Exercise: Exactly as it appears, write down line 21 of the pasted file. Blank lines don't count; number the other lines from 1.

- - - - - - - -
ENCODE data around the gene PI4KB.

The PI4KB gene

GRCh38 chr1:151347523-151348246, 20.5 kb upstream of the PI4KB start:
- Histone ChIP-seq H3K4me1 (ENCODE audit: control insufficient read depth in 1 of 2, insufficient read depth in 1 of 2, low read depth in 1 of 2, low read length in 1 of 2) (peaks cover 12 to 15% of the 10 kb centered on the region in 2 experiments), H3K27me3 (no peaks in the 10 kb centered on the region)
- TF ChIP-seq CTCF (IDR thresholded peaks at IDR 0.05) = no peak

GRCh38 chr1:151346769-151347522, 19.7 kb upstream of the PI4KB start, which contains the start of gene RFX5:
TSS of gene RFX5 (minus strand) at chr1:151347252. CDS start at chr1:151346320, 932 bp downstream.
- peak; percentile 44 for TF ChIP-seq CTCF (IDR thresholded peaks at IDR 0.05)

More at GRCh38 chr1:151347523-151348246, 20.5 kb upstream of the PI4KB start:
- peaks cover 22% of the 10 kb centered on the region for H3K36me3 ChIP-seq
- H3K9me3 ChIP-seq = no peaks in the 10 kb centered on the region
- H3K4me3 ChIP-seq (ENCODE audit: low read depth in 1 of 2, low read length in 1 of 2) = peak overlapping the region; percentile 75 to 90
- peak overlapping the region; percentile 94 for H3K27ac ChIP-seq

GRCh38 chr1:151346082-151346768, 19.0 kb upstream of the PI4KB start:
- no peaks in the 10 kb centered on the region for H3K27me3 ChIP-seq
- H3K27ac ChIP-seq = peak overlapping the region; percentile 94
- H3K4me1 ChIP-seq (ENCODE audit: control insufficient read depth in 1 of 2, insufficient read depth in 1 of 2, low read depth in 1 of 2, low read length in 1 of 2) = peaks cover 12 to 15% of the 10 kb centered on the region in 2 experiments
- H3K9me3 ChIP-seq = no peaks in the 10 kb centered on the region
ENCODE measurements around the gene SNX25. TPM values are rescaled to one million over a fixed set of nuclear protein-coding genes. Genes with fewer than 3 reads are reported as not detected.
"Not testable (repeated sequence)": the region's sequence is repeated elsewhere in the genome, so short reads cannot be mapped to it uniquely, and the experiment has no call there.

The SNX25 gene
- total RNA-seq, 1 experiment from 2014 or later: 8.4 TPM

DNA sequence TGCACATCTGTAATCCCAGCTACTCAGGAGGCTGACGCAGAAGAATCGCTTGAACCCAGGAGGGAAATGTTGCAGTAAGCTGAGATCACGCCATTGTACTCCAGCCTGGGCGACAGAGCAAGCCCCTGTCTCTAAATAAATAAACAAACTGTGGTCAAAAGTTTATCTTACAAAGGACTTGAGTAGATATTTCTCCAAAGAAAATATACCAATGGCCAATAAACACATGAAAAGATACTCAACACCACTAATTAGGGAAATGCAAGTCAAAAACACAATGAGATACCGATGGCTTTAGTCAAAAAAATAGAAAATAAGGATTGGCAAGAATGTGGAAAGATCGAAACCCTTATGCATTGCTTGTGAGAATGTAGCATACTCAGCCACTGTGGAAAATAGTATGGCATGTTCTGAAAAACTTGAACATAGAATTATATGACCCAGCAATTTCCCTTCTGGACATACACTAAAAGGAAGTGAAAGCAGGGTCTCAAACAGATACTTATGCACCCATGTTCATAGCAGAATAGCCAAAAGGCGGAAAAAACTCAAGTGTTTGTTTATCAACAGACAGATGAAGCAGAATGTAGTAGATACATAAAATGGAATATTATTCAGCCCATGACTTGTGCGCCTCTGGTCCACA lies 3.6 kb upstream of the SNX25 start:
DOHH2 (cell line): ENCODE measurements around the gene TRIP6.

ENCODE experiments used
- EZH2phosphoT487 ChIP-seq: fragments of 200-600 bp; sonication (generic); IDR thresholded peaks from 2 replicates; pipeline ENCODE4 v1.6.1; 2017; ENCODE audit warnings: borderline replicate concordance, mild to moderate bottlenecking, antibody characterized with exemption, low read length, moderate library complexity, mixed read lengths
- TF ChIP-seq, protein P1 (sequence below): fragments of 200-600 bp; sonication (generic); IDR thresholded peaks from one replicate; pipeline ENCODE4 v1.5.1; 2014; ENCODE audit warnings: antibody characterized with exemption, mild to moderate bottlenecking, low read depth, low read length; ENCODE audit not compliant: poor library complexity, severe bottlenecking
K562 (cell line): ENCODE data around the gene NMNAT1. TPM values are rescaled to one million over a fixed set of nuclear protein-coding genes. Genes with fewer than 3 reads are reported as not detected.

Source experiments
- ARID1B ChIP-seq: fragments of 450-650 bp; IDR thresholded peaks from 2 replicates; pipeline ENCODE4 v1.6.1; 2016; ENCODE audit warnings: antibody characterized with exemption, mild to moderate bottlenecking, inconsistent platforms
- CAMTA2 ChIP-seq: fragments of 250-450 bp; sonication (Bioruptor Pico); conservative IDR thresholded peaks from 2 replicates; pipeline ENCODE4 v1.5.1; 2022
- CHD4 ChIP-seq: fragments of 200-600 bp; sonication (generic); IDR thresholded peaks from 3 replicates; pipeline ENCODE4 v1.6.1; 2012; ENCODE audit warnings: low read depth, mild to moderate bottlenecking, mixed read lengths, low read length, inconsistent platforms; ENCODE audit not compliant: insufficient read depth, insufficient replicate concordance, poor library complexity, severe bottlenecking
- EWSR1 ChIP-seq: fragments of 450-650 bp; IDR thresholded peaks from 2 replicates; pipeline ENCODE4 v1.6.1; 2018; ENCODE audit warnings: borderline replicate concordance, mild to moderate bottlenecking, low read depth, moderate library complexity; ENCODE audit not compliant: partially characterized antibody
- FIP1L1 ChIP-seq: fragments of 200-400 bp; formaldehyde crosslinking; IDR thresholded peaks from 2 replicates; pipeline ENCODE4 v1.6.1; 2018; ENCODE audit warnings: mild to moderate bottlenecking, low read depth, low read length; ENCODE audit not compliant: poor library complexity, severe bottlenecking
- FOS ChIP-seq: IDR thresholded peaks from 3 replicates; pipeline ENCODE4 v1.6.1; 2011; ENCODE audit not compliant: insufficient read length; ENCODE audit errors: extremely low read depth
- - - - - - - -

The SNX25 gene